Senior Dana Kathrins came to GW without a declared major. The introductory courses in speech and hearing science, sparked her interest and after a dean’s seminar in the subject and a sign language course, Kathrins was hooked.
Choosing a major can be one of the most stressful experiences of a college student’s academic career. Incoming freshmen typically fall into two categories: one student knows exactly what they want to major in and the other has absolutely no clue. There are advantages and disadvantages to both, said Landon Wade, director of advising for the Columbian College of Arts and Sciences.
“Coming in knowing exactly what to major in gives you a little more direction in looking for courses, but those students still need to come in with an open mind because.the hallmark of an educated mind is the ability to change it,” Wade said. “Coming in with a declared major and holding to it hard and fast without entertaining any other options would do the student an injustice.”
About half of incoming students declare a major by the end of their freshman year and the rest usually declare by fall or spring of their sophomore year, Wade said.
Further complicating the quest for a major is the fact that programs vary in size and quality at each school. The desire to specialize in an intricate field of study may leave students worried about the type of academic experience they will undertake.
Kathrins said one aspect of the speech and hearing sciences department that drew her to her major was the close-knit community. The department is relatively small, but growing each year, she said.
“Since the size of the department is relatively small, there is ample opportunity for students to seek help from the professors and to get involved in the career,” Kathrins said.
Jim Fry, director of academic advising at the Elliott School of International Affairs, said most college students change their majors at least once, and whether one chooses a major before arriving at school or after is often inconsequential. The benefit of attending a university is the wide variety of choices and the ability to accommodate change, he said.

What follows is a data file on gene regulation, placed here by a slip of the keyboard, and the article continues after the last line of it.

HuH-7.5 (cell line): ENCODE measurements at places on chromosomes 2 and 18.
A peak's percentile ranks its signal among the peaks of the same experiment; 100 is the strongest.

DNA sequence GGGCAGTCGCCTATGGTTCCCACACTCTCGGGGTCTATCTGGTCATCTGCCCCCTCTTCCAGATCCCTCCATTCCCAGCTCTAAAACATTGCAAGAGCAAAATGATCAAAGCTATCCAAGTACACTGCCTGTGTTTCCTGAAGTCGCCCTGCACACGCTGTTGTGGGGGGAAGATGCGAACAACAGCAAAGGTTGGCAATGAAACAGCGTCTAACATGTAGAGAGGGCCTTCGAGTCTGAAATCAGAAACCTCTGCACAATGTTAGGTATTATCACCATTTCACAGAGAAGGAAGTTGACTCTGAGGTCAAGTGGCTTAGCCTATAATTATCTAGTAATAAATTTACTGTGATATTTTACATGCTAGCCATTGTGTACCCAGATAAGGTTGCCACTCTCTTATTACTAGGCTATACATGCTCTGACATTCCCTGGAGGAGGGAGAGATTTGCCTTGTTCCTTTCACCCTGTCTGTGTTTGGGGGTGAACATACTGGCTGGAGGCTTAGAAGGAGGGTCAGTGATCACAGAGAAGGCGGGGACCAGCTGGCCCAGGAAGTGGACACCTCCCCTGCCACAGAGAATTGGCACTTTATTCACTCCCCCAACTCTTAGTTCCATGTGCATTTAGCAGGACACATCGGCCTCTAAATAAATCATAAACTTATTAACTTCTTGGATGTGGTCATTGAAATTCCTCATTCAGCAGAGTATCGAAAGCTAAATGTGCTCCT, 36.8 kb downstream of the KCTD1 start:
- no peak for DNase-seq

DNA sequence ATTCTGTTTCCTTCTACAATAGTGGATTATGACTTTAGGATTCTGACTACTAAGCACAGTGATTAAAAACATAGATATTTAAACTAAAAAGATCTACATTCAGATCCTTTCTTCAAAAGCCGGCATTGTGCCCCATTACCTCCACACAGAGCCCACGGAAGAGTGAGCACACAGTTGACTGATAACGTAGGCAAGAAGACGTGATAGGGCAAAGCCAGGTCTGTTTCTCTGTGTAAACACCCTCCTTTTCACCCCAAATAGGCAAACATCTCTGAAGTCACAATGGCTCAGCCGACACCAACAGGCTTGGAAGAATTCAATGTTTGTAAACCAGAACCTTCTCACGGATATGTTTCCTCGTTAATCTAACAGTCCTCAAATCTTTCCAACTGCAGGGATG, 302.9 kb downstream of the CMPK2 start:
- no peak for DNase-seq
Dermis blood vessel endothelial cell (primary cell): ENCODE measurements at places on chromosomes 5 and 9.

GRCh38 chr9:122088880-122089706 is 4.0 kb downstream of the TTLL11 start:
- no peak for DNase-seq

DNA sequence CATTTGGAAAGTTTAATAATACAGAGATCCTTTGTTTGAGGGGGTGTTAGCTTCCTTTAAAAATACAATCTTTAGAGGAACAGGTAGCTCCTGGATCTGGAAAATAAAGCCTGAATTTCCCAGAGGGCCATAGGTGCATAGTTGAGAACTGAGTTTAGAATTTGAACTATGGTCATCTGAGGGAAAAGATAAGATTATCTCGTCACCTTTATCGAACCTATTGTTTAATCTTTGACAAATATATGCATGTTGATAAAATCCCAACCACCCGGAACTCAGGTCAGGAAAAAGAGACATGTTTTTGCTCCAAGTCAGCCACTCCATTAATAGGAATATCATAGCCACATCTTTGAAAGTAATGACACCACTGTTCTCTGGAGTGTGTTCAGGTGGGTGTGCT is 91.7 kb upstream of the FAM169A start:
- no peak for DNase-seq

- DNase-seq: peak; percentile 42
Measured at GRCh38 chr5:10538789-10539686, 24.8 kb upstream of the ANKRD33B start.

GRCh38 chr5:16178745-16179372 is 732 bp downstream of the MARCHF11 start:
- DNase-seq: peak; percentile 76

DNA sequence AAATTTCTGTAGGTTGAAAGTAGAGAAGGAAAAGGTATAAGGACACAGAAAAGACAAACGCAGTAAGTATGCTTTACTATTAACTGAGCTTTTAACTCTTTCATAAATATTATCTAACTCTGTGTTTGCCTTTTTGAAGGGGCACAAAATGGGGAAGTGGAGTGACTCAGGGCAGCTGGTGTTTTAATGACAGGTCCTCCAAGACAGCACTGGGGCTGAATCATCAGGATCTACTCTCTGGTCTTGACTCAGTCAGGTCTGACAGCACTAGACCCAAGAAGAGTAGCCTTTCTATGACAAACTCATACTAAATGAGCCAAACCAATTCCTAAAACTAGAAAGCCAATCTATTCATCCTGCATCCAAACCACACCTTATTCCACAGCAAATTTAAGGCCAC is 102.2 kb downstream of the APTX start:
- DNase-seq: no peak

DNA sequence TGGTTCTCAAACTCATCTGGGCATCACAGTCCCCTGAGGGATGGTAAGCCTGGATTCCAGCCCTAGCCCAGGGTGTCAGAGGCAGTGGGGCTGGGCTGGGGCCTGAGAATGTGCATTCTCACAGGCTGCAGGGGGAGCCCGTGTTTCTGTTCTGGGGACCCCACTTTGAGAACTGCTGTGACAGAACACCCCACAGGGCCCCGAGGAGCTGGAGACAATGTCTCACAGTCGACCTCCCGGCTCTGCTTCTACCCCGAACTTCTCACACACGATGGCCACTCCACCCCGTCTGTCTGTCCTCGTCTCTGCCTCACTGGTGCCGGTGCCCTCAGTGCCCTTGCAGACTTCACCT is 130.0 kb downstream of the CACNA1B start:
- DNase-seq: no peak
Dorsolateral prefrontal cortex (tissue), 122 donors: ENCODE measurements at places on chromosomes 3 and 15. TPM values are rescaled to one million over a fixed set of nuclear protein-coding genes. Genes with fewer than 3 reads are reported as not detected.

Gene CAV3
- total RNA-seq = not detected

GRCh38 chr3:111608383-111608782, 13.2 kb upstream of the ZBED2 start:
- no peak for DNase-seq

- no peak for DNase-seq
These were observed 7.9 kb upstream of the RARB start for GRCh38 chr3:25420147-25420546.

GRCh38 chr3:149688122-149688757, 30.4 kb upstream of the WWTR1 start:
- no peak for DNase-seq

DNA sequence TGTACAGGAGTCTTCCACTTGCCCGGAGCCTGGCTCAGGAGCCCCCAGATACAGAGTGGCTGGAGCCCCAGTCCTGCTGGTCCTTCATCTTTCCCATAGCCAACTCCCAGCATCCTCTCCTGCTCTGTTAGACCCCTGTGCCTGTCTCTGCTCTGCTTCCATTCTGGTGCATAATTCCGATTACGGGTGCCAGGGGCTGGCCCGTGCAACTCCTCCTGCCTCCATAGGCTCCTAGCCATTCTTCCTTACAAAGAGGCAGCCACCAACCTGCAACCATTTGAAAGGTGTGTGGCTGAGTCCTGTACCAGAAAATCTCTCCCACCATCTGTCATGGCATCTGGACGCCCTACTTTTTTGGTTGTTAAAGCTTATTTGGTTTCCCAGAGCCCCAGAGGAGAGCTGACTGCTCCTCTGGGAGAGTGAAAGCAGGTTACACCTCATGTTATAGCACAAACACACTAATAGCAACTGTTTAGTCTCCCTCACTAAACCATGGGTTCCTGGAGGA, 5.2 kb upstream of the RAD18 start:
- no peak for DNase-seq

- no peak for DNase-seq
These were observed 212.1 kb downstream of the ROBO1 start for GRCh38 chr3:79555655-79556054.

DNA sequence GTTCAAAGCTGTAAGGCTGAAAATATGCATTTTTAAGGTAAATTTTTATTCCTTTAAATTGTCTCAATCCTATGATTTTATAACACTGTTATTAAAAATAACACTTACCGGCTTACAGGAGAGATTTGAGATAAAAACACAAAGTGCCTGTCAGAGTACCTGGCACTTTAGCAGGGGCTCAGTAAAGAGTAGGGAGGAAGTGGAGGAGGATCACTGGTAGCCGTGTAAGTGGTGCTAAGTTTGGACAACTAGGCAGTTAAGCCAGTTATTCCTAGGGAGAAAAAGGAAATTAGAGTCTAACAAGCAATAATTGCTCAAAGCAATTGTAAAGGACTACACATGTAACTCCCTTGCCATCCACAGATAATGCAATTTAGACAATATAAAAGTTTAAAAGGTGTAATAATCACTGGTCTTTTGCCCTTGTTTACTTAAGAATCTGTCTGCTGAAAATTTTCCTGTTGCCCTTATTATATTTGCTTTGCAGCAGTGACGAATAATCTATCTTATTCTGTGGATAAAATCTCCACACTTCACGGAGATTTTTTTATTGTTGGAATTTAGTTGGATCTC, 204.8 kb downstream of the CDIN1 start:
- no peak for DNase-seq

Most programs require students to declare their majors by their junior year. By that time, most students will have sampled a variety of disciplines by virtue of the general requirements, and they should have some indication of their academic strengths and interests, Fry said.
Students may choose to delay the declaration of a major until after they have had enough time to sample courses from across different curriculums. However, the more time spent sampling from different fields also decreases the amount of time available to complete an undergraduate degree within four years. Also such delays complicate the possibilities of second majors, minors, or studying abroad, Fry said. The difficulty experienced in changing majors altogether typically mirrors the academic distance between the first and second major.
A change from a history major to political science may not delay one’s graduation because there are some similar course requirements, but a switch from history to biology could be complicated, Fry said.
Typically the greatest stresses about choosing a major are familial or cultural. Many students and their family and friends believe that future professional or financial success is dictated by the choice of major, Fry said.
“Simply put, this is not true. Rather it is one’s happiness with and particular enthusiasm for a major that drives that success,” Fry said. “The best advice is to study what you enjoy and let your professional ambitions develop from there.”
Kathrins found her family to be a source of support rather than stress. Her parents work in health care and have been her support system throughout college.
“In choosing such a small and directed major I had reservations about whether or not I would regret studying something so specific, but after three years with the major, it has never ceased to surprise me and capture my interest,” she said.
Because the job market is changing so much, the undergraduate degree is no longer such a rigid indication of which job a student will land after graduation, Wade said.
“Our culture has created the stress behind picking a major, but it is no longer as clear which majors yield which jobs,” Wade said. “Recent research suggests that people of this generation will probably have five or six careers – you can’t go wrong with a liberal arts curriculum if you follow that trend.”